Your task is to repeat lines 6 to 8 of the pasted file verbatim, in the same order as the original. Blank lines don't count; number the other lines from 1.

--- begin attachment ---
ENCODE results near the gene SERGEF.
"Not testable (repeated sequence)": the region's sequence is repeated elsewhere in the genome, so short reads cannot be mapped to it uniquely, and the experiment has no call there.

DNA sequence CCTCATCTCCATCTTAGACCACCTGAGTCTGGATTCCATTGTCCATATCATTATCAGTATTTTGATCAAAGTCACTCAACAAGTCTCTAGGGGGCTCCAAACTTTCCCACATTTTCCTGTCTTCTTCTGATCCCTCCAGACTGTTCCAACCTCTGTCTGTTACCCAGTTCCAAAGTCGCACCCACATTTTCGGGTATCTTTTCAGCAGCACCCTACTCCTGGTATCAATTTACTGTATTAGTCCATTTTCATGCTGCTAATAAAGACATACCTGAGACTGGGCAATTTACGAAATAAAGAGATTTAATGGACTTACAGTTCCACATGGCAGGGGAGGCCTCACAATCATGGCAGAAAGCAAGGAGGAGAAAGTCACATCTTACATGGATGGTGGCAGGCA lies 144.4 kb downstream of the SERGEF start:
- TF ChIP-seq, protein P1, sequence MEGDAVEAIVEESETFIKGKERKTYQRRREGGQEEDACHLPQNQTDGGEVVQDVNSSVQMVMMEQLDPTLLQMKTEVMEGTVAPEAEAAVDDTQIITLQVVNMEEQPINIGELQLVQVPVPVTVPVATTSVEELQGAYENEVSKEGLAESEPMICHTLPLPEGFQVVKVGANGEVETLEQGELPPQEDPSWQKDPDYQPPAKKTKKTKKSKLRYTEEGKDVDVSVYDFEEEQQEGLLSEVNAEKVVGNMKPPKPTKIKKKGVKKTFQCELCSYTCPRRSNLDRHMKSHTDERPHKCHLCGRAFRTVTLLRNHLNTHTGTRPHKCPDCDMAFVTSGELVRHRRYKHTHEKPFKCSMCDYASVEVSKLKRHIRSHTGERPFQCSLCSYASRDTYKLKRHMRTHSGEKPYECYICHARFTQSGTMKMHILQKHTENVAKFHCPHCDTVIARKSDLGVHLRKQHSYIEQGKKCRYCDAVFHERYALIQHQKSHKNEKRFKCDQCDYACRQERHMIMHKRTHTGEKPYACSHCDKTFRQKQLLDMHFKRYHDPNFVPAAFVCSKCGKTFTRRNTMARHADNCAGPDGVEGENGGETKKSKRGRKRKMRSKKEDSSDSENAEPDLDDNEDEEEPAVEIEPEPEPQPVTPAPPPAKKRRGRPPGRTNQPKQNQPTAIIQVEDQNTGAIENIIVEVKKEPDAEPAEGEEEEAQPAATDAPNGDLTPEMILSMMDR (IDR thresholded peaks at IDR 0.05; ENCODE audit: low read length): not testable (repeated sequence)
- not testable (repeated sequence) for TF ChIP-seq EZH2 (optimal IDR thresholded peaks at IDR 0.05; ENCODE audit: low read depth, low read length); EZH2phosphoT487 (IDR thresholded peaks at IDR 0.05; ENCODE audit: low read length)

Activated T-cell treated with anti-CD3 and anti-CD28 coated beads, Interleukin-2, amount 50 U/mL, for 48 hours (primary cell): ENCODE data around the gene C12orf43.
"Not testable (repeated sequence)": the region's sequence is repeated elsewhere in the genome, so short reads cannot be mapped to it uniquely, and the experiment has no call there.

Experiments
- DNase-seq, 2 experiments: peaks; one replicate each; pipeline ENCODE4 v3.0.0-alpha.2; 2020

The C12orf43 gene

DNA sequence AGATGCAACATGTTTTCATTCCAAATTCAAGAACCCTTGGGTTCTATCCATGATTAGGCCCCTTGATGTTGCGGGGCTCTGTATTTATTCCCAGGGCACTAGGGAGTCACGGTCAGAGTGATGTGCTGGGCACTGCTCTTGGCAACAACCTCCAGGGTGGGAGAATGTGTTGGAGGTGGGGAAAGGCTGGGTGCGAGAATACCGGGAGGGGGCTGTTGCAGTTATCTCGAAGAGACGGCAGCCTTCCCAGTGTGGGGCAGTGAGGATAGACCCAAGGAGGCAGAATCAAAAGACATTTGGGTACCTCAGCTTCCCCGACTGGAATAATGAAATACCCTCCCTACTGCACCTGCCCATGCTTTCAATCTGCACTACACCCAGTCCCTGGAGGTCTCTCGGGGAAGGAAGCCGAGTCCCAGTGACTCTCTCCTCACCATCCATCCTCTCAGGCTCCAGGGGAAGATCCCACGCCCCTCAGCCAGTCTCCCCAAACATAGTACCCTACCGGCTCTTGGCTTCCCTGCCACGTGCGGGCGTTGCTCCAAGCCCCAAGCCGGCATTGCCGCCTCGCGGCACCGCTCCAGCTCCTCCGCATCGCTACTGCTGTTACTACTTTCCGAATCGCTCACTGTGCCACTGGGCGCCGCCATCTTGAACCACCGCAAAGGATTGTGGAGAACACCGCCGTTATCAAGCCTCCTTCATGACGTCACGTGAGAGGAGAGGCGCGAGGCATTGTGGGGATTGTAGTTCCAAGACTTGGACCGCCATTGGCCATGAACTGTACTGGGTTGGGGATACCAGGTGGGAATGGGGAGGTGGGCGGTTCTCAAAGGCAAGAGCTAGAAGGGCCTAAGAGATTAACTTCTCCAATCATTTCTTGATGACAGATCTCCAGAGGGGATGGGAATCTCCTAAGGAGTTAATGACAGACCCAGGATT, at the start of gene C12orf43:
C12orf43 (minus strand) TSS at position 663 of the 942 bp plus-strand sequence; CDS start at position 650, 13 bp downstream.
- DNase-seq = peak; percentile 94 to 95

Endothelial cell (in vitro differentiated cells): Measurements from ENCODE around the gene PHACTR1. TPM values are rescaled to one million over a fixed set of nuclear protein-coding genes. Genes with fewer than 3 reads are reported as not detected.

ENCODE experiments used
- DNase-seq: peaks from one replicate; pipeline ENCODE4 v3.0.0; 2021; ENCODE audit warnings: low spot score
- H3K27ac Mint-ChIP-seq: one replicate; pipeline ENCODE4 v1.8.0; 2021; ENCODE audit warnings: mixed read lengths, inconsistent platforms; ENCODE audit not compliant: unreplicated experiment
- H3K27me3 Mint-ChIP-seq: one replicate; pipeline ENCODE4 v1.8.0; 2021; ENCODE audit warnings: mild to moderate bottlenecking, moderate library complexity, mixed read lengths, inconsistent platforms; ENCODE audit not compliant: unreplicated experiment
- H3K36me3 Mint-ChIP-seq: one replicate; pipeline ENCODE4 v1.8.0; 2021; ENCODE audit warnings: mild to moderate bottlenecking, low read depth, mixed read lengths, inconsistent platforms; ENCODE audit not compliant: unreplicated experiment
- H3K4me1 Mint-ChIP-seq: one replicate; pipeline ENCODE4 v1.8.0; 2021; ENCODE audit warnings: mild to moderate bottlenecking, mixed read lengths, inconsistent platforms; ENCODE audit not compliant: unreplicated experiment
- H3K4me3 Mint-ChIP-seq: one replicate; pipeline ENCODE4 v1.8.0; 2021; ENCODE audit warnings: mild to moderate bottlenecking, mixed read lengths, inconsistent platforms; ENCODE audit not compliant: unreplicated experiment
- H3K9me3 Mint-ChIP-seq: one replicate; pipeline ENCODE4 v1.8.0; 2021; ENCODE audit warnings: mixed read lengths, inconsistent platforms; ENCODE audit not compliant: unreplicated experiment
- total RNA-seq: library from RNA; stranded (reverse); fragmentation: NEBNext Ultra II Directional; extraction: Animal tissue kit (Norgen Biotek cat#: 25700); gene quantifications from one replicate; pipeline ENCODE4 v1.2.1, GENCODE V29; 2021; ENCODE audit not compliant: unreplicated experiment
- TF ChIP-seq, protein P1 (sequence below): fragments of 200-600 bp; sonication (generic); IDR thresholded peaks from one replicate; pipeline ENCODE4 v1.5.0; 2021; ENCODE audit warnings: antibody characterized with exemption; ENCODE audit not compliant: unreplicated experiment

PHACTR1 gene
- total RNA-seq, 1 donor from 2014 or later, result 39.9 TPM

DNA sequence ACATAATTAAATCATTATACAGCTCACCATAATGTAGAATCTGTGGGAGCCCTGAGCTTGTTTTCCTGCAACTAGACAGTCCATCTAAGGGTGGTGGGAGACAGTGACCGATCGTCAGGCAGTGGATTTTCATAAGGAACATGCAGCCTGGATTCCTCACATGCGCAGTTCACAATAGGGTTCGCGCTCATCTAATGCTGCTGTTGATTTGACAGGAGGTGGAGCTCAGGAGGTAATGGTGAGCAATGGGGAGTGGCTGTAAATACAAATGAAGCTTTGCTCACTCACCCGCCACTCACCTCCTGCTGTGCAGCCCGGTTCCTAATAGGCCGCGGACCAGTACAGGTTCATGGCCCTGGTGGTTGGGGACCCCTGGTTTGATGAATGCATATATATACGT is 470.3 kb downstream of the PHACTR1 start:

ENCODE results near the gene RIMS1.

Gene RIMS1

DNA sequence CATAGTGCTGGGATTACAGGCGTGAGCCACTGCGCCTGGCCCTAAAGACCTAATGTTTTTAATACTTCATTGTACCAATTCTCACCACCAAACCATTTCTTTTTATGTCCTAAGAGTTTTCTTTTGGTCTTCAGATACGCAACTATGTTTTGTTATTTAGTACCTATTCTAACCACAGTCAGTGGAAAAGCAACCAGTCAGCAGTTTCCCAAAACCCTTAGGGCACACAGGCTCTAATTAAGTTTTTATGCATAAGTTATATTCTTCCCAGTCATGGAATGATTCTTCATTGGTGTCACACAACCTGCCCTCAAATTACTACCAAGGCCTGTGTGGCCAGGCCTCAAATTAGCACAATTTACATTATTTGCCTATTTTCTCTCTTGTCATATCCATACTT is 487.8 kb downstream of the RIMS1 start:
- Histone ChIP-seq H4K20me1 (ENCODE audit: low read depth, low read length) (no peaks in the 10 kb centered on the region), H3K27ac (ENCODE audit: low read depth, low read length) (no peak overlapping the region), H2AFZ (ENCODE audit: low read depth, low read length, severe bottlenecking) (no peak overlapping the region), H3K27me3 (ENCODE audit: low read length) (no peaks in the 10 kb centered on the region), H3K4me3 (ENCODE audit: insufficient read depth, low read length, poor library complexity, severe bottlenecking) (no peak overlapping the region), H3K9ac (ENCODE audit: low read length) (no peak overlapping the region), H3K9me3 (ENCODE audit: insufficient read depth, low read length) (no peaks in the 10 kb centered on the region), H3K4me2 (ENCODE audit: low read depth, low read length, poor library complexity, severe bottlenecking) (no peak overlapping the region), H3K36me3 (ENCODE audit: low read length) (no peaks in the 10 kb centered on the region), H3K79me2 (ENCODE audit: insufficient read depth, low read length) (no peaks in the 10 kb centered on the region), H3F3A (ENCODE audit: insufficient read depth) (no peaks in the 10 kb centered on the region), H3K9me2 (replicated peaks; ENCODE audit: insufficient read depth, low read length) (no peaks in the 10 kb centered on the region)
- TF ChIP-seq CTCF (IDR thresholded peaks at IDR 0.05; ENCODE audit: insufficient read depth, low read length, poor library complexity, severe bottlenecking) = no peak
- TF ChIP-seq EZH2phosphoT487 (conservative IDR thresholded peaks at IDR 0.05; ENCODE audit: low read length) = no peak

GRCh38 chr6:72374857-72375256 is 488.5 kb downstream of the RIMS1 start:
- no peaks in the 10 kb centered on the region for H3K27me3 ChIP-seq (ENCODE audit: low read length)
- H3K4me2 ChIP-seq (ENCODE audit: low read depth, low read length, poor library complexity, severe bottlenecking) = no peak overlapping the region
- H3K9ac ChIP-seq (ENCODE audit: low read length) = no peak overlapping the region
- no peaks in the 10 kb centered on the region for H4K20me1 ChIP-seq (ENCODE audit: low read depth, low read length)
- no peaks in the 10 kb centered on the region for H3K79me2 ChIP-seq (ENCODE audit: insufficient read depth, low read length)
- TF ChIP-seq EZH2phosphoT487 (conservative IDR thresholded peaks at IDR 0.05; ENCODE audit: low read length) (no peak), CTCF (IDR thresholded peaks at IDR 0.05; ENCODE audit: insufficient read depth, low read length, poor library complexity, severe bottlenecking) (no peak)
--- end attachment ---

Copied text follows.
Activated T-cell treated with anti-CD3 and anti-CD28 coated beads, Interleukin-2, amount 50 U/mL, for 48 hours (primary cell): ENCODE data around the gene C12orf43.
"Not testable (repeated sequence)": the region's sequence is repeated elsewhere in the genome, so short reads cannot be mapped to it uniquely, and the experiment has no call there.

Experiments